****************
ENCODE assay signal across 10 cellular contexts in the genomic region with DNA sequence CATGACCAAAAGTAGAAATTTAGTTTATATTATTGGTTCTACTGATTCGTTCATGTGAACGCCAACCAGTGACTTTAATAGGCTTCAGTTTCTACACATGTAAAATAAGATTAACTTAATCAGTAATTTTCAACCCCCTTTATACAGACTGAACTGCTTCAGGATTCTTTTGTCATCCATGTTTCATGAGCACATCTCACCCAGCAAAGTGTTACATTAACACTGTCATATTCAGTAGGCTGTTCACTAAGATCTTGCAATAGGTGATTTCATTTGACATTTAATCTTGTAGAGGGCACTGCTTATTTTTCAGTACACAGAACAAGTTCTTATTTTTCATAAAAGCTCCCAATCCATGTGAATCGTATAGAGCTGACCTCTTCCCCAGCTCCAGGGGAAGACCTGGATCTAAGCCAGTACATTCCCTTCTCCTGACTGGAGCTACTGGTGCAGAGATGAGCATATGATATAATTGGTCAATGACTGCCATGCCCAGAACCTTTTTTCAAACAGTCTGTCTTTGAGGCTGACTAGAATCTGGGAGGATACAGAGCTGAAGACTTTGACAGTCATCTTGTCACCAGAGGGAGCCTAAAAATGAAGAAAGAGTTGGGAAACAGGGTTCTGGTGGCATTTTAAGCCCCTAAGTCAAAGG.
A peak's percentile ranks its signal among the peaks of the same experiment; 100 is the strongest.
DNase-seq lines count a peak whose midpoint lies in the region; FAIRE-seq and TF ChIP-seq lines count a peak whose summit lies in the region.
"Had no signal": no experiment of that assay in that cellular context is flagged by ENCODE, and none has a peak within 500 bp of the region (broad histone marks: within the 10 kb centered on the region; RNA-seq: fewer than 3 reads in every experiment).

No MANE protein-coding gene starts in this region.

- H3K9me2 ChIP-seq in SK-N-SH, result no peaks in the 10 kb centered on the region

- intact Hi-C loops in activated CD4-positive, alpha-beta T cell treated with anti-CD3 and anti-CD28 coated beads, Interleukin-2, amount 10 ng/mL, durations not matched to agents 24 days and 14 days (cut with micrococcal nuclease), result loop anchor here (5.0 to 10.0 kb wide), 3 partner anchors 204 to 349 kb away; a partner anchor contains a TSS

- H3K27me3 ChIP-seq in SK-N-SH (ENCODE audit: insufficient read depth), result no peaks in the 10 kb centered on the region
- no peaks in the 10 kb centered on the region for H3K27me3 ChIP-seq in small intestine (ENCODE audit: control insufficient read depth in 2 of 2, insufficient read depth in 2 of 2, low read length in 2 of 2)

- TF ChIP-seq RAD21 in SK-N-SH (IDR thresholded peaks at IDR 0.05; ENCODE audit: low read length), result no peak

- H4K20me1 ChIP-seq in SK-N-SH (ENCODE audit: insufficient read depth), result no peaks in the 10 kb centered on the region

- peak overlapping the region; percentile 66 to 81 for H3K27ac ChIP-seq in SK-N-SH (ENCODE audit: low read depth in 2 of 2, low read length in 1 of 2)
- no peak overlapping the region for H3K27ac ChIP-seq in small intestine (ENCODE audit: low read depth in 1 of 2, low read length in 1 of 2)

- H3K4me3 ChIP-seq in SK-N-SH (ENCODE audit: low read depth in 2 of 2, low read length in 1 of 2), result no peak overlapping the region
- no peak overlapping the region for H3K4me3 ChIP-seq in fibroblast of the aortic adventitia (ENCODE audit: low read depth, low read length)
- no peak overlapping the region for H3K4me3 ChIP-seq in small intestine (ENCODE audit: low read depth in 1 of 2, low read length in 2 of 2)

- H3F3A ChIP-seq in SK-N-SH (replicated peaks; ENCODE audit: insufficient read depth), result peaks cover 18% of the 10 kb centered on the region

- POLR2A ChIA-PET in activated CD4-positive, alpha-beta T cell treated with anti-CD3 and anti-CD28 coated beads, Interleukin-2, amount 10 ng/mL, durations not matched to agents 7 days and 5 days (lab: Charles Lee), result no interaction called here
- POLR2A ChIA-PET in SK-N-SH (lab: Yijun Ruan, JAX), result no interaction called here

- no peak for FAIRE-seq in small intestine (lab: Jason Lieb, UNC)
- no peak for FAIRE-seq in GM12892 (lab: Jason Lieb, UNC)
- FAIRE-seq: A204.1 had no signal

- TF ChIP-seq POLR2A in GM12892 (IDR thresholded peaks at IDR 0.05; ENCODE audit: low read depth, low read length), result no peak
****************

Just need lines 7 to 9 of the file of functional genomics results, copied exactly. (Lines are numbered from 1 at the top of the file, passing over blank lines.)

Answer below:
- intact Hi-C loops in activated CD4-positive, alpha-beta T cell treated with anti-CD3 and anti-CD28 coated beads, Interleukin-2, amount 10 ng/mL, durations not matched to agents 24 days and 14 days (cut with micrococcal nuclease), result loop anchor here (5.0 to 10.0 kb wide), 3 partner anchors 204 to 349 kb away; a partner anchor contains a TSS

- H3K27me3 ChIP-seq in SK-N-SH (ENCODE audit: insufficient read depth), result no peaks in the 10 kb centered on the region
- no peaks in the 10 kb centered on the region for H3K27me3 ChIP-seq in small intestine (ENCODE audit: control insufficient read depth in 2 of 2, insufficient read depth in 2 of 2, low read length in 2 of 2)